To the latest in Asia now where with a number of markets closed, it’s been a fairly quiet overnight session. That said bourses are largely following the lead from Wall Street still with the Nikkei (-0.92%), Kospi (-0.23%) and ASX (-0.36%) all in the red. China and Hong Kong are both closed today. US equity index futures are also slightly in the red while there isn’t much to report in either FX or commodities. There has been a central bank meeting this morning however with the RBA, although as expected there were no surprises with the 1.5% cash rate left unchanged.
Elsewhere, there wasn’t a huge amount more to report from yesterday’s session. The Fedspeak continued with the Philadelphia Fed President Harker reiterating that 3 hikes this year remains appropriate as long as “things stay on track”. In EM the big story was in South Africa where S&P moved to downgrade South Africa’s foreign currency rating by one notch to junk (BB+) in the wake of the cabinet purge by President Zuma. Moody’s has also placed the sovereign’s rating on review for downgrade. The Rand sold off another -2.04% yesterday which follows the -7.88% tumble for the currency last week.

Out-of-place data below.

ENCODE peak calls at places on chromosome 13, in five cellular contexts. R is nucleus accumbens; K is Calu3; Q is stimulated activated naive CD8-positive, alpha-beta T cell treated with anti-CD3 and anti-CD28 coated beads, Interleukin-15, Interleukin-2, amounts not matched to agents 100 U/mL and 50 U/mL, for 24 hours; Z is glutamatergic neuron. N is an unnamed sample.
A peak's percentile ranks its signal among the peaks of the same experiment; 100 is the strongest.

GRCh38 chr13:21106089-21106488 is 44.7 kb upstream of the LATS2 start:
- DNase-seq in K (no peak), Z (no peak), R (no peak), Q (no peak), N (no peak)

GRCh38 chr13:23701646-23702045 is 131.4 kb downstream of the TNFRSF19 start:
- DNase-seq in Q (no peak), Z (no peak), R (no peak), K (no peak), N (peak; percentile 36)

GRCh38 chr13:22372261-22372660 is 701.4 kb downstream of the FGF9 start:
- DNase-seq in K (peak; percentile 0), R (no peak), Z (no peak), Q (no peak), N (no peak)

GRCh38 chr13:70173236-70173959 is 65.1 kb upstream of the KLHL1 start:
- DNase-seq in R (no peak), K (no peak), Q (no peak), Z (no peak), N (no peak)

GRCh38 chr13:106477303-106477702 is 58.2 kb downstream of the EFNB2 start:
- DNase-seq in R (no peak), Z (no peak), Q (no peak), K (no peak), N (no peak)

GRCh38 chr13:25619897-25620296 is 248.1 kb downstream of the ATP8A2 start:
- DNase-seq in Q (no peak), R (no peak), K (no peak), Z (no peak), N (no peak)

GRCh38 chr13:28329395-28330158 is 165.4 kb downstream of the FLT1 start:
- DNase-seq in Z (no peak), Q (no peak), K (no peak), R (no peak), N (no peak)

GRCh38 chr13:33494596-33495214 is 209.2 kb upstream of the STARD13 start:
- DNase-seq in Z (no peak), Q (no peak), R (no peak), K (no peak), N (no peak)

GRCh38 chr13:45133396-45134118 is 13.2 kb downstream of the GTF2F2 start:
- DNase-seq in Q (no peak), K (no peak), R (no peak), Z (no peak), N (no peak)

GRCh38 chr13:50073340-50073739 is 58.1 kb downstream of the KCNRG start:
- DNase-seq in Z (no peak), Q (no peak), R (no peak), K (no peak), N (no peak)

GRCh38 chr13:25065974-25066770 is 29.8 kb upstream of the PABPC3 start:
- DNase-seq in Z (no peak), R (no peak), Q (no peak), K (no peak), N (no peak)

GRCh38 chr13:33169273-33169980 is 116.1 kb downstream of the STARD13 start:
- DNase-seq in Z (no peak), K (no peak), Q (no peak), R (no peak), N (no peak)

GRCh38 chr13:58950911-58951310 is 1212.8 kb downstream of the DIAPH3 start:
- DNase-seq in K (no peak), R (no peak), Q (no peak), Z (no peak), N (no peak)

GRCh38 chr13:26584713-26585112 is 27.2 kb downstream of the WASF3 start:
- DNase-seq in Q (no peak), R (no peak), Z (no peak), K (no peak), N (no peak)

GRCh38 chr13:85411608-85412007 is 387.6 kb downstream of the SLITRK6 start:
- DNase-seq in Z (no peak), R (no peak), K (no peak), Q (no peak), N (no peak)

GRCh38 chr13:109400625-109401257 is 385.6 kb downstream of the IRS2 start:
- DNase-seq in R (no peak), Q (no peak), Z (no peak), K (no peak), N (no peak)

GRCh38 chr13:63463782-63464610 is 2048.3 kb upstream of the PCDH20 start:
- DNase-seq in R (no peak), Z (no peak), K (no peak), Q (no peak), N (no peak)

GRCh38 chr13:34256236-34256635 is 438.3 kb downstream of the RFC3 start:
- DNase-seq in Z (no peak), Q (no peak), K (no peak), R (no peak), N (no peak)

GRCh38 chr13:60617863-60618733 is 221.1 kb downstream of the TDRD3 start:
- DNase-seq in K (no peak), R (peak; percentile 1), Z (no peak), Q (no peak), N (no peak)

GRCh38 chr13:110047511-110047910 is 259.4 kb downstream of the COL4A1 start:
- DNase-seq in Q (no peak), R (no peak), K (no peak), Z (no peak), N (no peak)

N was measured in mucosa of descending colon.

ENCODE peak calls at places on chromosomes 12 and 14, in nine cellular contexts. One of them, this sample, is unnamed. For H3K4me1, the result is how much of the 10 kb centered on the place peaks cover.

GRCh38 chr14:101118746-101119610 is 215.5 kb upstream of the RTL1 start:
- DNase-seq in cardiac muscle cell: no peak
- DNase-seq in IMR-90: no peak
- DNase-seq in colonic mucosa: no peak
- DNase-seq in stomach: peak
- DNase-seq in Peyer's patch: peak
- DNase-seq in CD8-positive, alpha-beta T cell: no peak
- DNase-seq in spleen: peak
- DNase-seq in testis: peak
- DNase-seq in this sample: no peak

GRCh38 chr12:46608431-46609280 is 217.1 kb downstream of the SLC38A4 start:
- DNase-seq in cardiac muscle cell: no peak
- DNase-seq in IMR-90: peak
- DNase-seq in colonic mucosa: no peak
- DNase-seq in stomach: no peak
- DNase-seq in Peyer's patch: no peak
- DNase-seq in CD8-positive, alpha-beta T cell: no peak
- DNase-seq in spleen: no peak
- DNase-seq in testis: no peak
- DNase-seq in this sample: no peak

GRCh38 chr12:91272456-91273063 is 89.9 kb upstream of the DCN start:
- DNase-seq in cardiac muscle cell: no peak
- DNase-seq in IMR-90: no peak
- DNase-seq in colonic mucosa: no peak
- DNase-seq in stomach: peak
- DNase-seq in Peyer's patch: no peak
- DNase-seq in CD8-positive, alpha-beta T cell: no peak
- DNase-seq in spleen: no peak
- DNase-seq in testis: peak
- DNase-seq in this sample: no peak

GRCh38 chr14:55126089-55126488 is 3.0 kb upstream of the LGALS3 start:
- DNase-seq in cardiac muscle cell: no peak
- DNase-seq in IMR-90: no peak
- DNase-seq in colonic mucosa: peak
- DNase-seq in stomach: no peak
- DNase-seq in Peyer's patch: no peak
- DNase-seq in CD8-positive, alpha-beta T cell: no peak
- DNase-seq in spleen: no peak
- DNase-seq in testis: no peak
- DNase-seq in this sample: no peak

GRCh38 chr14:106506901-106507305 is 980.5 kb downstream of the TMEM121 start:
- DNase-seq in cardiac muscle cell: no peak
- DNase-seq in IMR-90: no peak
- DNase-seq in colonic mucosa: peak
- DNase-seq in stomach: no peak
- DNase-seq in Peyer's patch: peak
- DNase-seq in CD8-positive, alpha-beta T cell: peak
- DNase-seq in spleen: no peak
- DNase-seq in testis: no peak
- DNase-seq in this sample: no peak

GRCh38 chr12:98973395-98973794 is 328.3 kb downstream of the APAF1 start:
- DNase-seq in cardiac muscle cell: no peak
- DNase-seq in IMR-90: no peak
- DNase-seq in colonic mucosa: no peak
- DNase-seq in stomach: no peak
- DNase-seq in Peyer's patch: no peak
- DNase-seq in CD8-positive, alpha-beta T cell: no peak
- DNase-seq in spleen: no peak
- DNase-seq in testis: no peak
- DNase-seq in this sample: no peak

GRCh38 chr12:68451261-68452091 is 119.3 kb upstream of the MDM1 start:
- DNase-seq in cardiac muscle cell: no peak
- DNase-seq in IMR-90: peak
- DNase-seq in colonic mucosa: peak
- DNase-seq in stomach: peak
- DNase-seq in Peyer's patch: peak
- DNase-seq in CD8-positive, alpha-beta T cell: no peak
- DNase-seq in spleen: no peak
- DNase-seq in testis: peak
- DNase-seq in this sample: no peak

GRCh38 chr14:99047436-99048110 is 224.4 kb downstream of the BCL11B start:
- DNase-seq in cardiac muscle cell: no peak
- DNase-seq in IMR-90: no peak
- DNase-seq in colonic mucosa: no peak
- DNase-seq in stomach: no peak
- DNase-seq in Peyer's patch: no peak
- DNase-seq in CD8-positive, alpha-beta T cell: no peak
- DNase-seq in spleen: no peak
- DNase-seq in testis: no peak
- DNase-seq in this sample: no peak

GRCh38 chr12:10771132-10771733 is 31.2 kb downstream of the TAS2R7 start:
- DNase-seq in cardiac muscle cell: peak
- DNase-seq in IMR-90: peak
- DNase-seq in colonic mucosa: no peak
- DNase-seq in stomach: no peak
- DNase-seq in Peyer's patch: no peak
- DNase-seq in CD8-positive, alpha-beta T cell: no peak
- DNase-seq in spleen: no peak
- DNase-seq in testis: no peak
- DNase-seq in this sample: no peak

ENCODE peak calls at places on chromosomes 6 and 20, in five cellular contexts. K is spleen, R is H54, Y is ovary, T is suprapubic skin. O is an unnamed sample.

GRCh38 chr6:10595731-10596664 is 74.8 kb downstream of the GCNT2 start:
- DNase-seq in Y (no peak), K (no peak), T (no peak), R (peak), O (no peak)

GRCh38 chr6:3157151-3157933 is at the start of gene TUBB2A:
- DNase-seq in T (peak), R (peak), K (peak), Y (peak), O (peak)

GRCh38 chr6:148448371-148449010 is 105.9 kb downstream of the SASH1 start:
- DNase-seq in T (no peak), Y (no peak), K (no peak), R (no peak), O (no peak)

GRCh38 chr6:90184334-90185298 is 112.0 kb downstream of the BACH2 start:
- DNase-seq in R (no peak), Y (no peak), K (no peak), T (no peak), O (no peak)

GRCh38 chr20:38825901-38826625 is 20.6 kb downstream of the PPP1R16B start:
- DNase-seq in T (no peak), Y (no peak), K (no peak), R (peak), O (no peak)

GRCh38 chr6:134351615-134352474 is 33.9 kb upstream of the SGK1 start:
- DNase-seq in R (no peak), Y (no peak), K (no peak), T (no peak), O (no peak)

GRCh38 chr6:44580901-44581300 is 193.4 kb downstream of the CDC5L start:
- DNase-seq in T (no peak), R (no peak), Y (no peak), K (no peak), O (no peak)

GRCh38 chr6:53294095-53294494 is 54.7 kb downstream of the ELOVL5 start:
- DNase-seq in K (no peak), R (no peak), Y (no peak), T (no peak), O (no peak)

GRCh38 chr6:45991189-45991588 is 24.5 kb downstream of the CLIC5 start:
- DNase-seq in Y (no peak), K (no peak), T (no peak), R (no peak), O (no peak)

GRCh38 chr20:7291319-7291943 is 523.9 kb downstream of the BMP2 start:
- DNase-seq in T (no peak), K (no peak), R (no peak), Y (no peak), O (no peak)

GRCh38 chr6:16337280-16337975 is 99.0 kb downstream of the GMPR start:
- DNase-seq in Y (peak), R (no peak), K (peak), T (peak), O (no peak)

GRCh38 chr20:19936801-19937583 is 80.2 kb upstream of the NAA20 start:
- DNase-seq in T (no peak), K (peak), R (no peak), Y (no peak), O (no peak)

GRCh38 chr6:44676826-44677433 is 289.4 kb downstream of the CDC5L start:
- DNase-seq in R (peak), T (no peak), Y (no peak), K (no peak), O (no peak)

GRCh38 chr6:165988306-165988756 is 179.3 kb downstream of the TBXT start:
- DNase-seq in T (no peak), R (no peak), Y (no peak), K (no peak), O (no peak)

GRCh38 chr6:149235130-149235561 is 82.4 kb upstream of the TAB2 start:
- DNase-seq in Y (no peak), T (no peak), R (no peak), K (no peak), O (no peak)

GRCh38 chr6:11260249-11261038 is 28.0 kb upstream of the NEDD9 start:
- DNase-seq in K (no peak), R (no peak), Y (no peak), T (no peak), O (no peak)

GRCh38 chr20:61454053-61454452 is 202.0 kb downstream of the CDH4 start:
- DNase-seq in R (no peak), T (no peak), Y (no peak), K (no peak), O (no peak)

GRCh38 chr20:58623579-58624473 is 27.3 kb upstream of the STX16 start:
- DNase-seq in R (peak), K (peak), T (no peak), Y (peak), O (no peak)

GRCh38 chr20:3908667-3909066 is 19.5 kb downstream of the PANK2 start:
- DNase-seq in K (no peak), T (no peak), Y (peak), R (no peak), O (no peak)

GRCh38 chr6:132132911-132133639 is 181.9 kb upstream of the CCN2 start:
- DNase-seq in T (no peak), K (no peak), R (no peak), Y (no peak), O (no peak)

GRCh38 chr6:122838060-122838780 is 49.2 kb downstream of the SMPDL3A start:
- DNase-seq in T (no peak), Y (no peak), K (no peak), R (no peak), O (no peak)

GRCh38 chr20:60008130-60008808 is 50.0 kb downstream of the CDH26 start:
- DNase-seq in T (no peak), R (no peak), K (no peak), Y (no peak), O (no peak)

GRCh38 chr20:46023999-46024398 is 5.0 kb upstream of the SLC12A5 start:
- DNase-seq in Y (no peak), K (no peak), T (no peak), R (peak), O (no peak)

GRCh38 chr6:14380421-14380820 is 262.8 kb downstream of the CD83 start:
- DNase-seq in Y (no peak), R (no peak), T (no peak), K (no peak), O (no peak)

Looking at the day ahead, the calendar is fairly thin in Europe this morning with Euro area retail sales data the only release of note. In the US this afternoon we’ll get the February trade balance reading as well as February factory orders (+1.0% mom expected) and the final revisions to the February durable and capital goods orders data. Away from the data the Fed’s Tarullo is scheduled to speak at 9.30pm BST while the ECB’s Draghi speaks this afternoon at 2.30pm BST. Away from that we’ll get the second live and televised French presidential debate tonight so that is worth keeping an eye on. While first round polls still heavily favour a Macron-Le Pen one-two, Melenchon has gained additional support in recent weeks largely at the expense of Fillon and Hamon. Indeed the Ifop-Fiducial poll from Mar 30th-3rd April shows Macron and Le Pen as taking home 26% and 25.5% of the votes in the first round, followed then by Fillon with 17% and Melenchon with 15%. The same pollster had Melenchon with 11.5% of the votes back on March 20th and Fillon with 18%.